The First Four Weeks of a New Missional Community

July 17, 2013 — 2 Comments

At The Austin Stone, the process of connection to multiplication follows a general pattern that usually takes approximately two years. It generally goes something like this:

This series of posts will explore what comes after the initial efforts to connect individuals into community.
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The First Four Weeks

If you commit to connecting individuals into your church into community life and are committed to pursuing missional community, you inevitably need to answer the question “how do we get them moving in the right direction?”

Although it usually takes 18 months to 2 years for a healthy missional community to emerge from a group of individuals who don’t know one another, we have found that the first four weeks of the community is imperative to set the tempo for the long term future. Most of our new groups are launched from a Sunday, classroom-based environment we call “Connect Class” (see here for more), and those weeks immediately following are often what makes or breaks a group.

These four weeks are often when group participants will decide if they are going to stick with the community.  We have found it’s important to give a little space after the Connect Class environment to allow the dust to settle and allow people an off-ramp from the people they were placed with.  

For those who do want to stick, we don’t want to overload a group with too many assignments – we’ve found they “need room to breathe”.  At the same time, the first few gatherings will often set the rhythms and culture of a community, so we want to template that time as well as we can.  Rather than provide a curriculum or prescription, we’ve found it’s best to accomplish four things over those four weeks:

  1. Read through the Book of Acts together (1 chapter per day) and discuss it
  2. Gather over a meal twice in someone’s home to share your stories with one another
  3. Gather somewhere not in a home and continue sharing your stories
  4. Meet with a Missional Community Coach to discuss your group mission

We leave the planning and execution of these up to the newly minted leader in order to create ownership for the leader and buy-in from those in the group.  The first three things are designed to mimic what we will ask of a healthy group down the road (The Family Meal, LTGs, Third Place).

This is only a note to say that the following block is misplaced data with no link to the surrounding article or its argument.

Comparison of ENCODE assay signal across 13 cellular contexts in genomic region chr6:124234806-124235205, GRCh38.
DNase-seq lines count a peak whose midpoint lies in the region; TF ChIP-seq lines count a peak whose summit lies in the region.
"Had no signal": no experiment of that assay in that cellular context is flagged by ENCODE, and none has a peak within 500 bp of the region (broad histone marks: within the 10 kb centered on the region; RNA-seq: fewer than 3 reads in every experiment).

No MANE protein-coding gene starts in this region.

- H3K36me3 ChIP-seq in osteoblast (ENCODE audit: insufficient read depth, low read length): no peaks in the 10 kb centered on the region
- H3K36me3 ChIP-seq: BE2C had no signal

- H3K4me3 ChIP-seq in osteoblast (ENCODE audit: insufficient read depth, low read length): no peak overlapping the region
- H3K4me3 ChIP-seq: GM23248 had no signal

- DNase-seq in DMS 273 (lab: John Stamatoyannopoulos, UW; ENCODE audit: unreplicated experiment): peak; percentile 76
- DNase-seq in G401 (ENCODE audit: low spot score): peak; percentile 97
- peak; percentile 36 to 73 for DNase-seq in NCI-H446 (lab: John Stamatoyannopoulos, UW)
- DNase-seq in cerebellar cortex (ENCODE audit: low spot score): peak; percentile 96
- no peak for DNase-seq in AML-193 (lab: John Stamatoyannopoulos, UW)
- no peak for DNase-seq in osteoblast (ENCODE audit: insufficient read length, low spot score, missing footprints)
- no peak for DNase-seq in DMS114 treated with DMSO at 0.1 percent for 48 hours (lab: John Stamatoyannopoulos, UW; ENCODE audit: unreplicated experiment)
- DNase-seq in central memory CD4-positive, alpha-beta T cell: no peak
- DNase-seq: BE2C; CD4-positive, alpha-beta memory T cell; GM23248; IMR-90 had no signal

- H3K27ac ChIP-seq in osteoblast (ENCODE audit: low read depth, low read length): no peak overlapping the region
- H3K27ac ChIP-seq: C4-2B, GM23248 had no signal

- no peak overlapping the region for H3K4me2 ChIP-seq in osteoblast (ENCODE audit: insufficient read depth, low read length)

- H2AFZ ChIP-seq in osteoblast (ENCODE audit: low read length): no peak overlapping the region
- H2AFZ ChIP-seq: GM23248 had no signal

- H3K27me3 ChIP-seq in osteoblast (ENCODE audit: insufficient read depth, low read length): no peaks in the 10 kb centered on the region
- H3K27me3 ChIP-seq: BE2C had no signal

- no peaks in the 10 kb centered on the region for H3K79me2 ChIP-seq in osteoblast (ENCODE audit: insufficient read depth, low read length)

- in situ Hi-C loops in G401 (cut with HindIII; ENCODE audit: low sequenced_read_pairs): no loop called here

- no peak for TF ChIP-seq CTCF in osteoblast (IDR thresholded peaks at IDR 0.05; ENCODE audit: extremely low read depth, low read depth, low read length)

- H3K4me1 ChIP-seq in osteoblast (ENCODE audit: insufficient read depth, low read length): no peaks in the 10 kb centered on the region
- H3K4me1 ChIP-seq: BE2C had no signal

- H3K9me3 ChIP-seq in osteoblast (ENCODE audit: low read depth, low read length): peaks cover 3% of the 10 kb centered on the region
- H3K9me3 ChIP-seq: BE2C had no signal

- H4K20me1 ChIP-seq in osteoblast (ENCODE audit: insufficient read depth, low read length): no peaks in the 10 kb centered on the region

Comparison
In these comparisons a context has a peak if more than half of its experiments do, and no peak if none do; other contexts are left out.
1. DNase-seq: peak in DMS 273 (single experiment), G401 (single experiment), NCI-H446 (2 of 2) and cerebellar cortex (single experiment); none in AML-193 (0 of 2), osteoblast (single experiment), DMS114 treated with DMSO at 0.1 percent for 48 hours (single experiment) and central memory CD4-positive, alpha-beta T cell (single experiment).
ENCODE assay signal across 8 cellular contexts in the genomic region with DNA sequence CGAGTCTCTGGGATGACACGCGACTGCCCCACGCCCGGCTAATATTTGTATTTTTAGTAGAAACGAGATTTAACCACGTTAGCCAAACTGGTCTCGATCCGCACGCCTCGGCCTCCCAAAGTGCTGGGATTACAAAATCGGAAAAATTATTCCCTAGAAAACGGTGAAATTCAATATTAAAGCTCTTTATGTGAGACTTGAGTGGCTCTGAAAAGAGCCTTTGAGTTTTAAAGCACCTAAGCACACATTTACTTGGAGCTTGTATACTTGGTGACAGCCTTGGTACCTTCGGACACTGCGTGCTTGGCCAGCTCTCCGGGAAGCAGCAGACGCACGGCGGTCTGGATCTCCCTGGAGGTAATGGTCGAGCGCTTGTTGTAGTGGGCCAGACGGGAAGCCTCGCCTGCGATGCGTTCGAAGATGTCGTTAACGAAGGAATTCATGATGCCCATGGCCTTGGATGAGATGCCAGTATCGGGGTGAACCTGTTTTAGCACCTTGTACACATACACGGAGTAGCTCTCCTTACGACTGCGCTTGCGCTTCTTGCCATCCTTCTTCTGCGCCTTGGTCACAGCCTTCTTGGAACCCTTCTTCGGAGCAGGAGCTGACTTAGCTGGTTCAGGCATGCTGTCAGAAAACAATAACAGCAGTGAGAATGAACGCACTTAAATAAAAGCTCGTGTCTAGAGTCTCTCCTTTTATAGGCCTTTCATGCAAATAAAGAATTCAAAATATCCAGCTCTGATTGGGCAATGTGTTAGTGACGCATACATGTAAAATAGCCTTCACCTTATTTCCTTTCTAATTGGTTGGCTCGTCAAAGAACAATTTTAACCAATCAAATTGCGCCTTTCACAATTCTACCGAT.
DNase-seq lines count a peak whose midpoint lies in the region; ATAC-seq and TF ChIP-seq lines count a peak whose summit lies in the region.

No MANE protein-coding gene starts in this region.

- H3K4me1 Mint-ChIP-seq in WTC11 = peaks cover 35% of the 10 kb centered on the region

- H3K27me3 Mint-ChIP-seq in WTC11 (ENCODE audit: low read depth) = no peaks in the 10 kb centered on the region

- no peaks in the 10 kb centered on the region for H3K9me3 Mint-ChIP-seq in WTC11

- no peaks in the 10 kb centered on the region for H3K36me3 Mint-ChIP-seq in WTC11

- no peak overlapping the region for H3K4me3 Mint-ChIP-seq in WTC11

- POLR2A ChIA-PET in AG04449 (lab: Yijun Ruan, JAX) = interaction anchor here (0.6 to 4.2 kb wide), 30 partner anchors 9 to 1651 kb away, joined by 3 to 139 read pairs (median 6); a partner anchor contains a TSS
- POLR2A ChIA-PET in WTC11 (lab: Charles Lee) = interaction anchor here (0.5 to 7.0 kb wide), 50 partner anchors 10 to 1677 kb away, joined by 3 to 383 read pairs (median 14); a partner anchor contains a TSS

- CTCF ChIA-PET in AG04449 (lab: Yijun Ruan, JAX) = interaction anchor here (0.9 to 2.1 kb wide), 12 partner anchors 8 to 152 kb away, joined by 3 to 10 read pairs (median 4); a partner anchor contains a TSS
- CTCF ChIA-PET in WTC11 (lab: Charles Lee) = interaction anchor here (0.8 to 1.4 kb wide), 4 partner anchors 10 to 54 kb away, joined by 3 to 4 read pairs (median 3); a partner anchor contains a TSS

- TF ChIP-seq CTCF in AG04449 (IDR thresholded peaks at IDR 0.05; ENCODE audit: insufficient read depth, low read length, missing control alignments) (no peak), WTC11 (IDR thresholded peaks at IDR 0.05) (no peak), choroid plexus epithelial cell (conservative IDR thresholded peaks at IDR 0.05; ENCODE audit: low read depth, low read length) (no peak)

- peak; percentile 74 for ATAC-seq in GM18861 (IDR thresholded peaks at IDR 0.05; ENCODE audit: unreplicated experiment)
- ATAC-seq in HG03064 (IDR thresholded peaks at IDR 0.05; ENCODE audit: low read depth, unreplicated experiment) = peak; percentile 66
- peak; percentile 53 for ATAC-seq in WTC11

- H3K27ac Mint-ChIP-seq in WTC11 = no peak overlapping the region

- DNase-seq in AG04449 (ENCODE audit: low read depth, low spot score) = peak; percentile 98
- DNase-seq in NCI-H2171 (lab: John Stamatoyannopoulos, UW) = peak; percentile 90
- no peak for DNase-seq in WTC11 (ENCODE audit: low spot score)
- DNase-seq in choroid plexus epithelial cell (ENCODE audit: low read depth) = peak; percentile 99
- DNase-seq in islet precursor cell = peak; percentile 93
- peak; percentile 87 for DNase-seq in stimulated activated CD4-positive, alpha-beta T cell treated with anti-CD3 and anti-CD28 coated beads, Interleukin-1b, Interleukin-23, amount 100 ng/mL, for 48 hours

What do you think is critical in the first few weeks of a newly forming community?

Todd Engstrom

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Although I was raised in the church and had a knowledge of God, I didn’t embrace Jesus until I heard gospel preached and lived out by some Young Life leaders. God has proven faithful and good to me since that day, even in great suffering and loss. I have learned to treasure Romans 8:28 as a wellspring of hope and truth. God has blessed me with an amazing wife (Olivia), three sons (Micah, Hudson and Owen) and a daughter (Emmaline). Growing up in the northwest, the thought never crossed my mind that I would have four children who are native Texans. Despite landing in the south, I still watch Notre Dame games with my children every Saturday in hopes they will land at my alma mater.

2 responses to The First Four Weeks of a New Missional Community

  1. Todd,
    This is good stuff. With the new group, where do you get the leader from? Within the group or do you have a “bench” if you will of leaders waiting for new communities?

    Thanks for your insight.

  2. Both. More often than not, we are identifying a leader from within the new group, but we do recruit and train leaders in advance (this is very much preferred).

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